Exactly a year ago, I posted a blog that argued that the decisions on Superfund liability for the sale of usable product could be distilled down to an “unstated rule” — a party will be held liable as having intended to arrange for the disposal of a hazardous substance if it sells a waste that cannot be used or won’t be used as delivered without first causing the release of a hazardous substance. One year later, that rule still seems to be correct and still is unstated (except here).
The most recent court to wrestle with this issue was Carolina Power and Light Company v. Alcan Aluminum Corporation. There, CERCLA contribution claims had been asserted against a number of companies that allegedly arranged for the disposal of PCBs at a transformer recycling facility in North Carolina where significant volumes of PCBs had been released. Georgia Power was one of the contribution defendants because it had sold to the recycling faclity a large number of transformers for ultimate resale. None of those transformers were leaking when they arrived at the recycling facility although some of them contained PCB oils which needed to be drained before they could be rebuilt and resold.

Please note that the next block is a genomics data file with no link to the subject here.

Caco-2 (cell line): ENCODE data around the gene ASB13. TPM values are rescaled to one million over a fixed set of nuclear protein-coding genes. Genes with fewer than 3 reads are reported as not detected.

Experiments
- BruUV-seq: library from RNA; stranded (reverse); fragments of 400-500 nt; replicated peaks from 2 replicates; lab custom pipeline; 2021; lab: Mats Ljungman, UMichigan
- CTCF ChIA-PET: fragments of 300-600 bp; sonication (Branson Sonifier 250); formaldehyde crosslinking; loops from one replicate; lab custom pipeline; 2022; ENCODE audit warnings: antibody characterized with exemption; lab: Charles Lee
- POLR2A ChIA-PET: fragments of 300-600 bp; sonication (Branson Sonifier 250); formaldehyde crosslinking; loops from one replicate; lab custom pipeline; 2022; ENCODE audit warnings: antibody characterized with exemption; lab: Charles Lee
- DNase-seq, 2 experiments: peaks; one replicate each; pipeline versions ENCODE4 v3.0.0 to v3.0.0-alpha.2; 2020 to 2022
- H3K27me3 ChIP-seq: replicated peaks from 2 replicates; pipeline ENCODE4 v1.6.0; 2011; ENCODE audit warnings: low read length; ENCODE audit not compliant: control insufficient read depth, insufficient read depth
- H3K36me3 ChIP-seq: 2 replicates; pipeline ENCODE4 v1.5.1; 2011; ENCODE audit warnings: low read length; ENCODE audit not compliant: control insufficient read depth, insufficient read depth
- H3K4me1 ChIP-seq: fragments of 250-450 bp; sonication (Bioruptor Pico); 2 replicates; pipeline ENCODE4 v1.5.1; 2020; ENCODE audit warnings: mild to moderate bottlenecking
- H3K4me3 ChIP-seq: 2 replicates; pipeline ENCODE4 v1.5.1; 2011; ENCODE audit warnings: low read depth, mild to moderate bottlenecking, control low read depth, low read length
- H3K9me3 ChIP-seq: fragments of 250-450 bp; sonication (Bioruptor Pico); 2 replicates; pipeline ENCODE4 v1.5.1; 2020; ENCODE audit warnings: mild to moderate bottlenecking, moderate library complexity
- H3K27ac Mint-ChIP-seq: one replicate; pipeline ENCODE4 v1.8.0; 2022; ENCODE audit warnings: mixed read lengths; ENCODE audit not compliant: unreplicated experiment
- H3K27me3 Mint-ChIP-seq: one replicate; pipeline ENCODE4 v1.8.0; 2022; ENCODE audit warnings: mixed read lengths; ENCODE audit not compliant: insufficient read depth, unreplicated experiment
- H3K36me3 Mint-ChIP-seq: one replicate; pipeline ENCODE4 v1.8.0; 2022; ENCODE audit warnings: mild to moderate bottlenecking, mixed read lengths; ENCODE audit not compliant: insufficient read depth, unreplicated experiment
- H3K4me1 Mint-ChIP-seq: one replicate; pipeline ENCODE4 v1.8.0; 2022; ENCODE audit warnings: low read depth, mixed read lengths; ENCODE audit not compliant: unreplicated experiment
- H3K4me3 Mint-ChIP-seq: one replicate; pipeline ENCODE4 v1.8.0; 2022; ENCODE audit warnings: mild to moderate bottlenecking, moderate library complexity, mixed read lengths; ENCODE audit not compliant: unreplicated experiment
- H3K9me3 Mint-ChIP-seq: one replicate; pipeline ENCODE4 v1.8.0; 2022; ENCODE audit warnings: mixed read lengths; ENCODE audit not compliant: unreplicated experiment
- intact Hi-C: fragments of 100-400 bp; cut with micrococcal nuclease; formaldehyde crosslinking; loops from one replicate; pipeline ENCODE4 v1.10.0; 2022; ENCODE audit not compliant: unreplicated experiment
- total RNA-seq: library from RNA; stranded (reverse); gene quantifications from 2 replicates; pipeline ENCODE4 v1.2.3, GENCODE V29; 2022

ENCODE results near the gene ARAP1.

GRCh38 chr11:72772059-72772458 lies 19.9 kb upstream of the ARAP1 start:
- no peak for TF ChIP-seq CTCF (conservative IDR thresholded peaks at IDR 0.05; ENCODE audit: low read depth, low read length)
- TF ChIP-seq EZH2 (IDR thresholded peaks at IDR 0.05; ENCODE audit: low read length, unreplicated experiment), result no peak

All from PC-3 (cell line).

Like the cases before it, the Carolina Power court started by rehearsing the general standard whether Georgia Power “intended” to arrange for the disposal of a hazardous substance and then turned to a laundry list of factors, including: (1) whether the transformers had “marketable value”; (2) the “usefulness” of the transformers when sold to the recycling facility; (3) the state of the product at the time of the sale to the recycling facility; and (4) Georgia Power’s knowledge that hazardous waste would be leaked or spilled as a result of the sale to the recycling facility. After discussing these factors, the court concluded that Georgia Pacific did not intend to arrange for the disposal of PCBs. Exactly how the court weighed these different factors is unclear. However, the court’s conclusion squares easily with the unstated rule for determining when a party intended to arrange for the disposal of a hazardous substance. Georgia Power could not be held liable as an arranger because the transformers it sold could be used and indeed were used as transformers when resold; while the transformers needed to be rebuilt before being resold, that rebuilding process did not necessitate the release of hazardous substances since the transformers were not leaking and any PCB oil in the transformers could in the exercise of ordinary care be drained without releasing it to the environment.